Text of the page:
UCC transition brings integration with university, expansion of resources and diversity of providers

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UCC transition brings integration with university, expansion of resources and diversity of providers

Michael West

Vanderbilt’s mental health resource provider, the University Counseling Center (UCC), officially launched this summer after undergoing a number of changes as it transitioned from its former operations as the Psychological Counseling Center. The office is no longer a part of Vanderbilt University Medical Center (VUMC) and is now located under the Dean of Students Office within the university proper as part of a larger effort to integrate mental healthcare with university operations.

“The cons were that, as a clinic of the VUMC, we lost the contact with the students,” Associate Director Adriana Kipper-Smith said. “We would see students – undergraduate, professional – but there was very little communication as far as what was going on, what kinds of trends and themes we were seeing. So I think coming back to VU and being part of the Student Care Network is very important to us, because I think that fits our model way better, in the way we want to communicate and be part of outreach and education, not only as clinical providers.”

Kipper-Smith explained that the office’s name change is an outward representation of this shift.

“I think it’s rebranding. University Counseling Center rather than Psychological Counseling Center was more like to say, okay, we are part of the university,” Kipper-Smith said. “Although our mission has remained pretty much the same, the way we function is slightly different. We’re trying to meet their needs in a more integrative, effective and prompt way.”

As an effort to meet students in the spaces where they are most comfortable, the UCC has also expanded their liaison and Let’s Talk programs. Liaisons work with other resource centers on campus, like the K.C. Potter Center or the Black Cultural Center, to provide a link to mental health resources in those spaces, while the Let’s Talk program places counselors in locations across campus for students who need informal, drop-in help.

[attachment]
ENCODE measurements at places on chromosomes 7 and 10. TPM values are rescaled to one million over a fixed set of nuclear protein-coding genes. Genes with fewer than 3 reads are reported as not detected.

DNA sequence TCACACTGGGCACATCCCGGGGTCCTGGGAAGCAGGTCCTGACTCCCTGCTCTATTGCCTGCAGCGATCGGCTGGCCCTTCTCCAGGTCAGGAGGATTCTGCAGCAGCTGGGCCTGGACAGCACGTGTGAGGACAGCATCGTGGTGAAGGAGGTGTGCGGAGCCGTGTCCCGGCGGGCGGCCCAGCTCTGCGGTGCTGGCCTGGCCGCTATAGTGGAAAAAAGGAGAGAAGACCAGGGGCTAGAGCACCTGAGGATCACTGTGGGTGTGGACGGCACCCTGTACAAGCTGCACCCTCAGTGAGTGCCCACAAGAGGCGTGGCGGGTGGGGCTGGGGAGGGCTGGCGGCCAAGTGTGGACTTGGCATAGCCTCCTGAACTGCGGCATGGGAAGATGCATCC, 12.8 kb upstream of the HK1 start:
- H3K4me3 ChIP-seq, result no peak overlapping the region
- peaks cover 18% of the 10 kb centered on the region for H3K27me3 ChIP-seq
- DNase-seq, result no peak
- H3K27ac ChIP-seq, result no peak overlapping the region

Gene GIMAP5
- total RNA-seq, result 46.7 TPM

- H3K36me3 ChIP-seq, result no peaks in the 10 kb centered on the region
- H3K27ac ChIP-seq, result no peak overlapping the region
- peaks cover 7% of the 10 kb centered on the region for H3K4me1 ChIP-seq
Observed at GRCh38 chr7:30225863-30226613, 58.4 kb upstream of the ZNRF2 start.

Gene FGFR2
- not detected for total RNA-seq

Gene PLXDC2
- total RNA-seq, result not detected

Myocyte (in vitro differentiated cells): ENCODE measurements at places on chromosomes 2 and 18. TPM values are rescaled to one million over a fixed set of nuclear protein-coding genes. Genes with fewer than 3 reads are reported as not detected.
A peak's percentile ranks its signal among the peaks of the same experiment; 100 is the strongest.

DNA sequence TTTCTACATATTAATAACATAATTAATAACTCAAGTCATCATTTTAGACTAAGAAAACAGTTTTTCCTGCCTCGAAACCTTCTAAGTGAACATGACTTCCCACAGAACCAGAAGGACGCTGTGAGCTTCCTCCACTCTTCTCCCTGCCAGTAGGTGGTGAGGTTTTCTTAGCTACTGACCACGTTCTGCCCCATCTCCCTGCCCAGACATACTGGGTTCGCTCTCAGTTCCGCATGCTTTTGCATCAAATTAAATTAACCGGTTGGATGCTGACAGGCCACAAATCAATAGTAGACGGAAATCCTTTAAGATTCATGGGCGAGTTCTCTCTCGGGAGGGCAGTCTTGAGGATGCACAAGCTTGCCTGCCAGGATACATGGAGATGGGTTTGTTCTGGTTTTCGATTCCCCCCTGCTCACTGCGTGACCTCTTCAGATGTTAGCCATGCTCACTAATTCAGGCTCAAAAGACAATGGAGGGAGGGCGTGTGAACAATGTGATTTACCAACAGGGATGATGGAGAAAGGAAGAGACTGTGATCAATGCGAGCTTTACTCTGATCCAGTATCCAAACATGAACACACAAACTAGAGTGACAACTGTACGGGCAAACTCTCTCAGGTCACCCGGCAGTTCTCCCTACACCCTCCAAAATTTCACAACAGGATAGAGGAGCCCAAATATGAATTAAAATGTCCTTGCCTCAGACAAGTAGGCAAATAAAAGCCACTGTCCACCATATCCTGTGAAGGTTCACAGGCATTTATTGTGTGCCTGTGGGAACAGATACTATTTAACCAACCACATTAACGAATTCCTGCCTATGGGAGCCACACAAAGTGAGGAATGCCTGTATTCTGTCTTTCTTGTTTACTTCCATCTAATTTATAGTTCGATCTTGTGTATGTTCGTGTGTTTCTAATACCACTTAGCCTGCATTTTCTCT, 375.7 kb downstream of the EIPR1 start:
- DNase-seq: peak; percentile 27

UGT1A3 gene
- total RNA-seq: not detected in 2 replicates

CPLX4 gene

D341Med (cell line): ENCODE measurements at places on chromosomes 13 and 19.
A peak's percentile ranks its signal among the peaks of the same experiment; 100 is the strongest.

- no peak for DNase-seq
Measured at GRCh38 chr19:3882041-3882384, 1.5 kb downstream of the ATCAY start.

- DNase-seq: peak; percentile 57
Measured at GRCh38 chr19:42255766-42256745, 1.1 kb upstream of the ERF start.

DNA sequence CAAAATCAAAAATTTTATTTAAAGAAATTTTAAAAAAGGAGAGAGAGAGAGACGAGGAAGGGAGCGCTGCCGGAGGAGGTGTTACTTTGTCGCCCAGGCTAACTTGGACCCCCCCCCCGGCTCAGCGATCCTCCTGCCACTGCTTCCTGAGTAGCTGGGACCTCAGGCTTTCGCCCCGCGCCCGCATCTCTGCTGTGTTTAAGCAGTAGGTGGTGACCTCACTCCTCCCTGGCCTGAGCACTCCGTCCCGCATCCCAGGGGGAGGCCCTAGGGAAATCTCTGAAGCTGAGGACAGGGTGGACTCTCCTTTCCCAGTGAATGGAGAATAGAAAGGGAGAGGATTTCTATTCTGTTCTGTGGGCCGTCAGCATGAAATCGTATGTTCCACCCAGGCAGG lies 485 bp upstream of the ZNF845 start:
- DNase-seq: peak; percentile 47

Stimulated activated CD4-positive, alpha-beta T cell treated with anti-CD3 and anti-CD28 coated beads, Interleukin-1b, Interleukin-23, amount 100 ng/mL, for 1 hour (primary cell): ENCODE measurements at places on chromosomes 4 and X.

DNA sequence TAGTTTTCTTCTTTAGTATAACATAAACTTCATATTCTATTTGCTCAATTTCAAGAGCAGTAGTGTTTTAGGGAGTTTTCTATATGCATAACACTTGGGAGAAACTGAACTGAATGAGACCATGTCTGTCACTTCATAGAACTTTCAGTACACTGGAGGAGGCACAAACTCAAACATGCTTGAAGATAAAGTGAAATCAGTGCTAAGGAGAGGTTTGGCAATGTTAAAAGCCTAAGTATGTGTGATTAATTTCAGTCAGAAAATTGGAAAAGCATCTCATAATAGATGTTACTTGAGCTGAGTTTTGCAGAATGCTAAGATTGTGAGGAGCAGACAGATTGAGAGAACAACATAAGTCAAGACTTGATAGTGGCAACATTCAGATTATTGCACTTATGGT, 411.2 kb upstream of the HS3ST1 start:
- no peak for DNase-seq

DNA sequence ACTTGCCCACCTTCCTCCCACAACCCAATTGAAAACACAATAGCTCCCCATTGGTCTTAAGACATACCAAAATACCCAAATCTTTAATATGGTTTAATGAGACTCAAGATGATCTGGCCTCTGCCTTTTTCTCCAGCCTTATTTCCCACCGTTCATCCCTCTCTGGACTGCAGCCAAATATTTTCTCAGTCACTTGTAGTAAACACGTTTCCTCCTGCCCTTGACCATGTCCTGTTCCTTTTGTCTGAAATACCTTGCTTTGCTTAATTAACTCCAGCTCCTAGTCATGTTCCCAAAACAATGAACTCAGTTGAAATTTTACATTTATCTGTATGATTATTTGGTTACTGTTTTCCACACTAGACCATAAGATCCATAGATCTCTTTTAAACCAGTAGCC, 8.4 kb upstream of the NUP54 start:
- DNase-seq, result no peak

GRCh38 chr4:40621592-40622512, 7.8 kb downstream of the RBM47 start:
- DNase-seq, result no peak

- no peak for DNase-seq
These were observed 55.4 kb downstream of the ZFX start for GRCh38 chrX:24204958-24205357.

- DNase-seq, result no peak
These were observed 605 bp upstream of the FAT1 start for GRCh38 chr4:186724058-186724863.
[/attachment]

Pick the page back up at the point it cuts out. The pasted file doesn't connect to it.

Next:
“That way we can be like physically present at other locations on campus,” UCC Director Todd Weinman said. “So for students who may have different barriers, whether it’s physical or whether it’s hesitancy to come for professional help here, then we’re going to reach them and come up with a plan to help them.”

A new electronic health record for the UCC builds on the changes happening in the transition, and will be more tailored to a counseling center setting than previous health record options. In addition, there will be expanded evening hours on Tuesdays and Wednesdays.

The UCC will also be collaborating with the Office of Inclusion Initiative and Cultural Competence to create a similar, permanent open space in Sarratt that will be called “The UCC at the IICC.” According to Weinman, these types of programs, as well as the overall integration of the Student Care Network, will hopefully help reduce the stigma surrounding mental health.

“We’re trying to figure out what are the different pathways, and not seeing counseling as the be-all-end-all goal for everyone, but more, it’s one option of many,” Weinman said. “And if we can have those partnerships and not be just waiting for students to come through the door, we’re actually out there in the community building relationships. That makes all the difference.”

Our goal is really to have every provider, no matter what their training, no matter what their background, to be able to effectively sit with any student on this campus and be helpful